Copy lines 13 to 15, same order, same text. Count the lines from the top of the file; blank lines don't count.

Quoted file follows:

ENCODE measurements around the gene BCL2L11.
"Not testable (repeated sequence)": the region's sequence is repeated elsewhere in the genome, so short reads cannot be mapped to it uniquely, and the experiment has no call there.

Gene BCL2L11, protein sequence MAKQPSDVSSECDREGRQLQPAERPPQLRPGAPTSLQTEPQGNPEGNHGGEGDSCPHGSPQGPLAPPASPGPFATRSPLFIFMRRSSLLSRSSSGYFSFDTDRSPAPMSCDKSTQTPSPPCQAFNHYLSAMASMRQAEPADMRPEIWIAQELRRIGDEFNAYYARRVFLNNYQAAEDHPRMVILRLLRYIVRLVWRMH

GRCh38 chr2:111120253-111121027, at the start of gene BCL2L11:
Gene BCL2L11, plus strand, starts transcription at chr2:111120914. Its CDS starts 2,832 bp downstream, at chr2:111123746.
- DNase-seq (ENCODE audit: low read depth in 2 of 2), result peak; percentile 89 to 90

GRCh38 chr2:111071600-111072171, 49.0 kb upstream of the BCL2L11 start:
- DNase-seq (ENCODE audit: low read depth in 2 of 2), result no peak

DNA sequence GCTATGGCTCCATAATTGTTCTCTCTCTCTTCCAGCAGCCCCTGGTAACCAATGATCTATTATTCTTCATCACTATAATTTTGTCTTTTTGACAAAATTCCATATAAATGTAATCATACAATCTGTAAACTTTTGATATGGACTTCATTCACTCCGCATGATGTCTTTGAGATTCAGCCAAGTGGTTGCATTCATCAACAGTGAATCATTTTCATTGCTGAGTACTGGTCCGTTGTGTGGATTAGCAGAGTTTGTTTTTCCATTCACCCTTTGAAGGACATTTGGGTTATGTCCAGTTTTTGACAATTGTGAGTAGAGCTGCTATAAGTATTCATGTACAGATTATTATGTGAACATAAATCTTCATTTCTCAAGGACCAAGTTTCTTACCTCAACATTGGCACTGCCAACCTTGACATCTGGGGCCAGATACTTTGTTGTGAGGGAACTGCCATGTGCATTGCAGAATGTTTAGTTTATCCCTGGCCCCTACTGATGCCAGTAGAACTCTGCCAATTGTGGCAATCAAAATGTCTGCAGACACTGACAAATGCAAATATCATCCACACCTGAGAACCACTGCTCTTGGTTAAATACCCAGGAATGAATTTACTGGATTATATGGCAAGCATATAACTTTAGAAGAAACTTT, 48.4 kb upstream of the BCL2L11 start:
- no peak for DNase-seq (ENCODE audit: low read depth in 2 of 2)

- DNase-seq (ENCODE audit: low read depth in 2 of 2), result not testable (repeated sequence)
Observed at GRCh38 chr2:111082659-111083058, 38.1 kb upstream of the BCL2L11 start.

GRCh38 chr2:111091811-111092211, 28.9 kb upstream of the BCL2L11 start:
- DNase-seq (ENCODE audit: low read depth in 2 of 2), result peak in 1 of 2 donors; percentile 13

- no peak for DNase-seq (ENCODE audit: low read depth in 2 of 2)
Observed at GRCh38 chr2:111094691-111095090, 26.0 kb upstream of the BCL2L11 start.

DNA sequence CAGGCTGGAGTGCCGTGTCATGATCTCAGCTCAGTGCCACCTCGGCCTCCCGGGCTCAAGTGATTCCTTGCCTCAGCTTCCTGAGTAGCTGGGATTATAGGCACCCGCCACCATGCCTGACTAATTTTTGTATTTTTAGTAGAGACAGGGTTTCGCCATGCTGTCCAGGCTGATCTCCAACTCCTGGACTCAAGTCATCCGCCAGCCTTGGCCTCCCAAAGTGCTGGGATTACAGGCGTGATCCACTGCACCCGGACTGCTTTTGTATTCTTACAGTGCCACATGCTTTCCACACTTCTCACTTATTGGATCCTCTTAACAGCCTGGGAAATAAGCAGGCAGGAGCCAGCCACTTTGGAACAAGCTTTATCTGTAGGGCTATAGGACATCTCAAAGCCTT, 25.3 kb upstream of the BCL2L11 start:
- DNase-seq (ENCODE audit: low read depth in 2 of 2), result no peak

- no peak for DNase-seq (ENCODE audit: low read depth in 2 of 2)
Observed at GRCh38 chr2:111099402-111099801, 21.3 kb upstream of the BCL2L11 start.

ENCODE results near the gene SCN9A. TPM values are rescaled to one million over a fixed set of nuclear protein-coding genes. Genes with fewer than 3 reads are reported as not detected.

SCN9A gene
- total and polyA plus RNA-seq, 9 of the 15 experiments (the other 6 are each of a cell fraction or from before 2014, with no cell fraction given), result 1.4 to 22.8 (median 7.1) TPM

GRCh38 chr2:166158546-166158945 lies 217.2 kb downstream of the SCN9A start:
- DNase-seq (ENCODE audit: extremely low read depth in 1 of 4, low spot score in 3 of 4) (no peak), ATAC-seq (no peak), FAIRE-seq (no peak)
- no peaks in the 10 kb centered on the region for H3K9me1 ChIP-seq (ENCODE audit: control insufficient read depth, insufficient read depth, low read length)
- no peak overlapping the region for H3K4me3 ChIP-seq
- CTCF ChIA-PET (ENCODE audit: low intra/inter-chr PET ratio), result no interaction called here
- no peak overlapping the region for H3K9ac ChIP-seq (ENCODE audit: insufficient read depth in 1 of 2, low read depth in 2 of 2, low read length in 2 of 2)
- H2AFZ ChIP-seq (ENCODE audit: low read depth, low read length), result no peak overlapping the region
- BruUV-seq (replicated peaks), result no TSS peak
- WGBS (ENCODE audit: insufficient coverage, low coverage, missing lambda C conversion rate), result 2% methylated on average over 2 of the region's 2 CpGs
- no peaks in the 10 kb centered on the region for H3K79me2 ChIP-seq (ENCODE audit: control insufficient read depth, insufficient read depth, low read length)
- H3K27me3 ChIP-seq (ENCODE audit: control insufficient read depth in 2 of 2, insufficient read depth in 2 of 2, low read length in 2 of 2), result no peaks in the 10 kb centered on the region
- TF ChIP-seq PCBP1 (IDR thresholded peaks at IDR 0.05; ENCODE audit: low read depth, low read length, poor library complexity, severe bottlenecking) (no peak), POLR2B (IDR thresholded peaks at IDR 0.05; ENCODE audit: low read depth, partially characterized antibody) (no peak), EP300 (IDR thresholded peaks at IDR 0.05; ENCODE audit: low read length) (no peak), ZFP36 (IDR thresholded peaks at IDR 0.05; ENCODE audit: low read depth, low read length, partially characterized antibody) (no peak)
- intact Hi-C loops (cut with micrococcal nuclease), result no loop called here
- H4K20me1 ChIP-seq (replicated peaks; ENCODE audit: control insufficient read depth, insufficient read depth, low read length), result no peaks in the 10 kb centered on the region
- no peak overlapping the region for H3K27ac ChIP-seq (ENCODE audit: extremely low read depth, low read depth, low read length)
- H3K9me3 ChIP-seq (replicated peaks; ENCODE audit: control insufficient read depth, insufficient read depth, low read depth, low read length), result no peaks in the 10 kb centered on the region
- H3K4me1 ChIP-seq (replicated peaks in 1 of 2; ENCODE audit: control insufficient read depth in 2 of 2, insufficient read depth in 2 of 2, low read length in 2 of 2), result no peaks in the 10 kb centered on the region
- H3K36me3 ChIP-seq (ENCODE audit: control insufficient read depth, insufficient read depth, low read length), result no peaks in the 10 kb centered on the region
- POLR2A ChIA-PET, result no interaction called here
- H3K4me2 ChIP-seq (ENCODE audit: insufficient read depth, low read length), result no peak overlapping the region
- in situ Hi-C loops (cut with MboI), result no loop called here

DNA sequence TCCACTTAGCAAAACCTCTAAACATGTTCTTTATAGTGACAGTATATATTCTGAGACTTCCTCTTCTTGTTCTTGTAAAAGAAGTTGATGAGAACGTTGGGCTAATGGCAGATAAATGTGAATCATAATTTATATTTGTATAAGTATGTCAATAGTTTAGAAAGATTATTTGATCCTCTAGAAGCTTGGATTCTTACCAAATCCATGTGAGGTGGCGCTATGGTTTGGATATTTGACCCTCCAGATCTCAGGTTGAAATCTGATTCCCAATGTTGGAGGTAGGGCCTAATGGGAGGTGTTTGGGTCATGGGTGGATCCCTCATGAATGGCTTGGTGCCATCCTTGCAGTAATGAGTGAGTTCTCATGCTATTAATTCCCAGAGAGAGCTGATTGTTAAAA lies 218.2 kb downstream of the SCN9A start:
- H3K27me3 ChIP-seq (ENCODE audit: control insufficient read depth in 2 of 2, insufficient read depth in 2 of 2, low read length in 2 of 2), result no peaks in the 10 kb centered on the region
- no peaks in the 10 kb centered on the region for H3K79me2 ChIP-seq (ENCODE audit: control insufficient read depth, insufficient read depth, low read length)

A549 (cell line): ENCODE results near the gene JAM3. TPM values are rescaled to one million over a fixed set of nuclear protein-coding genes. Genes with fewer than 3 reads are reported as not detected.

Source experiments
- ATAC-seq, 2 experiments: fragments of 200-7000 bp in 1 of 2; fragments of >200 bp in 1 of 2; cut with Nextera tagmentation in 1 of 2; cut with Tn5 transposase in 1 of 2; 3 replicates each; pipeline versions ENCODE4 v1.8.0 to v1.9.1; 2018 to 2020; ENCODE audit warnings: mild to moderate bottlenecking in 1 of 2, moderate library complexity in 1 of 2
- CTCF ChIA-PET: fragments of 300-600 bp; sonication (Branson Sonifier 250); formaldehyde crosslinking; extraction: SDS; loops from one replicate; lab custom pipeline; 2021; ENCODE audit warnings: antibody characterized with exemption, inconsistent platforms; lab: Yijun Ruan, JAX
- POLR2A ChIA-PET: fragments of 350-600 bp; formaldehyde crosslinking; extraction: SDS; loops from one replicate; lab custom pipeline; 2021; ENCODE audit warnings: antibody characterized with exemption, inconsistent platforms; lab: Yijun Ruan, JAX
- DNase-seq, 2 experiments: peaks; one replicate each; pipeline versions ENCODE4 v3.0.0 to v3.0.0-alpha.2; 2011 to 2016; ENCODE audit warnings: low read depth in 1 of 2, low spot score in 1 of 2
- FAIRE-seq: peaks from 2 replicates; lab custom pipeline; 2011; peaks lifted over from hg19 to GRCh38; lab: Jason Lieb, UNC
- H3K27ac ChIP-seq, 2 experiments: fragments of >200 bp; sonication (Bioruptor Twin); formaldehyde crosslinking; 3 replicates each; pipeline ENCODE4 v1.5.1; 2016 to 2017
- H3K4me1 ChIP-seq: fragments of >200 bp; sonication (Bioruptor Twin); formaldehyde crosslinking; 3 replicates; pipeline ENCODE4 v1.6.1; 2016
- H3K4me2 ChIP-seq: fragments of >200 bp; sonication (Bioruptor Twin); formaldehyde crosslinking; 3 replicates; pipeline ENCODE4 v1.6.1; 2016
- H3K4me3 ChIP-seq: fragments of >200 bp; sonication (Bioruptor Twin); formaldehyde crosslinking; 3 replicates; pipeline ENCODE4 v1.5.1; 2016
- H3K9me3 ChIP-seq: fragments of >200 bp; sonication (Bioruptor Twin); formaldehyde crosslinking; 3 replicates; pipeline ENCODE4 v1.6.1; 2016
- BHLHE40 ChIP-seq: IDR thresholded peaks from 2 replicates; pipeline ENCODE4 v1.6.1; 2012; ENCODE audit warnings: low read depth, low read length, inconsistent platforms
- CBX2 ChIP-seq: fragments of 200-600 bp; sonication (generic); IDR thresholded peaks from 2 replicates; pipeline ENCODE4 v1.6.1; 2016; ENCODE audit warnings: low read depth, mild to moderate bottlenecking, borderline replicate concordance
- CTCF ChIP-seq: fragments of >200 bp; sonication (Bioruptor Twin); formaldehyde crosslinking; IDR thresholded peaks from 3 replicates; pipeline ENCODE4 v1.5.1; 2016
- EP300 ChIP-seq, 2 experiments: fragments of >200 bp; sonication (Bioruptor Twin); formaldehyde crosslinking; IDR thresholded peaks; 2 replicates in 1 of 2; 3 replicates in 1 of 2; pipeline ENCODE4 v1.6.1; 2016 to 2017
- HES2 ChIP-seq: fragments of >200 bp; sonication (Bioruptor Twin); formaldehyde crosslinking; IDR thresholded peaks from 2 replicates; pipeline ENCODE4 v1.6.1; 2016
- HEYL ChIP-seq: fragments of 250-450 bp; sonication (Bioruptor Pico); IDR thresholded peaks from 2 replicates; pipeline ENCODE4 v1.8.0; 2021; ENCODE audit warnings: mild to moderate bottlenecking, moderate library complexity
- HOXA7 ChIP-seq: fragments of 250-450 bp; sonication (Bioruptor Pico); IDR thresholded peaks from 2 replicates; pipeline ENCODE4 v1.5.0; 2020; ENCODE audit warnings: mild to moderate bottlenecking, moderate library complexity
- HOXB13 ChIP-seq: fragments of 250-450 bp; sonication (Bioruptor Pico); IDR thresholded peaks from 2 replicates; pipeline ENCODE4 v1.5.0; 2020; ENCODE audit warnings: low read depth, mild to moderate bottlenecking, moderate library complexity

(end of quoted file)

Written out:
GRCh38 chr2:111091811-111092211, 28.9 kb upstream of the BCL2L11 start:
- DNase-seq (ENCODE audit: low read depth in 2 of 2), result peak in 1 of 2 donors; percentile 13

- no peak for DNase-seq (ENCODE audit: low read depth in 2 of 2)